|Can My Dependent Use The Montgomery Gi Bill|
Gi Bill Benefits For The Army
Definition Of The Gi Bill Of Rights
National Guard Gi Bill Benefits
The Gi Bill & Transfer Of Benefits
Veterans Administration Gi Bill Schools
New Gi Bill Faq
Chapter 30 Gi Bill Benefits
Navy Policy For The Transferability Of The New Gi Bill
Veterans Benefits & The Gi Bill
Is A Spouse Of A Living Gi Eligible For Va Benefits
Schools That Accept Gi Bill
Gi Bill & Foreign Schools
What To Do When Your Gi Bill Benefits Are Used Up
Online Universities That Accept The Montgomery Gi Bill
Can A Spouse Use Her Husbands Gi Bill For Education
What Is Required To Use A Montgomery Gi Bill
Gi Bill & Accredited Doctoral Schools
What Can A Gi Bill Be Used For
Frequently Asked Questions About The Gi Bill
Gi Bill And Food Stamp BenefitsThe food stamp program, also known as the Supplemental Nutrition Assistance Program (SNAP), is federally funded by the U.S. Department of Agriculture, though each state determines an applicant's eligibility. The Montgomery GI Bill is an education benefit paid for and earned while a person is in the military. The GI Bill is an allotment paid monthly to a student in school, and is usually considered a resource rather than income, according to the Veteran's Benefits GI Bill website.
Montgomery GI Bill benefits aren't usually counted as income. For example, states such as Arkansas and Maryland consider the tax-free resource exempt when considering an applicant's eligibility for food stamps. However, since guidelines for approval are set by the state, check with your local Department of Social Services for your state's guidelines.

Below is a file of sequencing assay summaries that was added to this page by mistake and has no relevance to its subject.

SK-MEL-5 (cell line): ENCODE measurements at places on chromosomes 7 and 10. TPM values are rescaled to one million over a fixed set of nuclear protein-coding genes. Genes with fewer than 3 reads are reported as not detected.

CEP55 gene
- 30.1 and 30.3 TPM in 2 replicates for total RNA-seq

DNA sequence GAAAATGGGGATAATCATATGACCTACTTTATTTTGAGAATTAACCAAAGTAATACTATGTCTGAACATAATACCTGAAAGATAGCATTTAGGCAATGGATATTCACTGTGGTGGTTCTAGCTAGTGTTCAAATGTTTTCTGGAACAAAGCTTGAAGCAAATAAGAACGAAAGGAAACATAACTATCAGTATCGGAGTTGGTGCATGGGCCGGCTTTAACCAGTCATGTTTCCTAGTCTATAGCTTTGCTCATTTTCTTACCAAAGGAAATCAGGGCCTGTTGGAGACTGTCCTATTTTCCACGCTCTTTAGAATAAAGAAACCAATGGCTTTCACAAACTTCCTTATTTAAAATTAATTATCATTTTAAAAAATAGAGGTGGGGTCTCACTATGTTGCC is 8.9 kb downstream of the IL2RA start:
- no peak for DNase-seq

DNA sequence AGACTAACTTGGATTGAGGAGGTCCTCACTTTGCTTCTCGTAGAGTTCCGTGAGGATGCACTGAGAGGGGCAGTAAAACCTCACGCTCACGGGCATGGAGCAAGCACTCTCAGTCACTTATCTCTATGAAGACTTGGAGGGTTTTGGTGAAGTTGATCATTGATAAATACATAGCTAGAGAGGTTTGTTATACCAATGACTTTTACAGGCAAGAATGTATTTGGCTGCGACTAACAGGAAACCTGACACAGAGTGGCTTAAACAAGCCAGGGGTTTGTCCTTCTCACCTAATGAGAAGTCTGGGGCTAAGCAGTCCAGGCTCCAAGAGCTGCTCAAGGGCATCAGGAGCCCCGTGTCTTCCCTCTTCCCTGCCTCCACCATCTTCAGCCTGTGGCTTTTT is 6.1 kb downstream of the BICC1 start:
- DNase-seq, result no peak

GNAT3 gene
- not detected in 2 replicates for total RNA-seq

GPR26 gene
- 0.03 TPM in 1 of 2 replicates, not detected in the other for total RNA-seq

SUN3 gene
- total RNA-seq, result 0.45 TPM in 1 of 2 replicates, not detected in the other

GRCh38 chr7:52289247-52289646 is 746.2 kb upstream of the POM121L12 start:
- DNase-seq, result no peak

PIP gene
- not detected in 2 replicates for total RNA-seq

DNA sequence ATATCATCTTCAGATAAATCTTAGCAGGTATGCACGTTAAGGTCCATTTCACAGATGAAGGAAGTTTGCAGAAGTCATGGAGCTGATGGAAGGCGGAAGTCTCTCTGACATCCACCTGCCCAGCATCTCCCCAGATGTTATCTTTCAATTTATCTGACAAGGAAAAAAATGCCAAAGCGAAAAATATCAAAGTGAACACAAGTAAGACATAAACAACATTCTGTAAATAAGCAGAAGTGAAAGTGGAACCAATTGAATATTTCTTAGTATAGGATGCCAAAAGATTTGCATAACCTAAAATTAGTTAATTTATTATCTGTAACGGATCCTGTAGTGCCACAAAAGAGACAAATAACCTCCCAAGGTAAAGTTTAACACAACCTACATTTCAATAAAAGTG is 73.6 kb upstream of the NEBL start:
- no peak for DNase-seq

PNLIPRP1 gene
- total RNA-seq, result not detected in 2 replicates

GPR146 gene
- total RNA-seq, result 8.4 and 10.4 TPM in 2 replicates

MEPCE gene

Income such as charitable donations under $300 a year, "in-kind" donations such as clothing and food, scholarships, educational grants and deferred student loans aren't considered income in California or Arkansas. Check with your state for a local list of exempt income.
SNAP benefits, also called allotments, are awarded based on an applicant's need. The federal government sets allotment amounts, which begin at a maximum of $200 for a single person and increase by $150 to $160 for each additional family member. Alaska and Hawaii have greater allotment amounts per person, as the cost of living in these states is higher. Residents of Puerto Rico receive either cash or paper coupons instead of SNAP, according to the U.S. Department of Agriculture.
Check the balance on your food stamp card prior to shopping, advises the U.S. Department of Agriculture. Look at your last receipt or call the number on the back of your card for your balance. After shopping, use your card at the register by sliding it through the reader as you would a credit card, and then enter your personal identification number.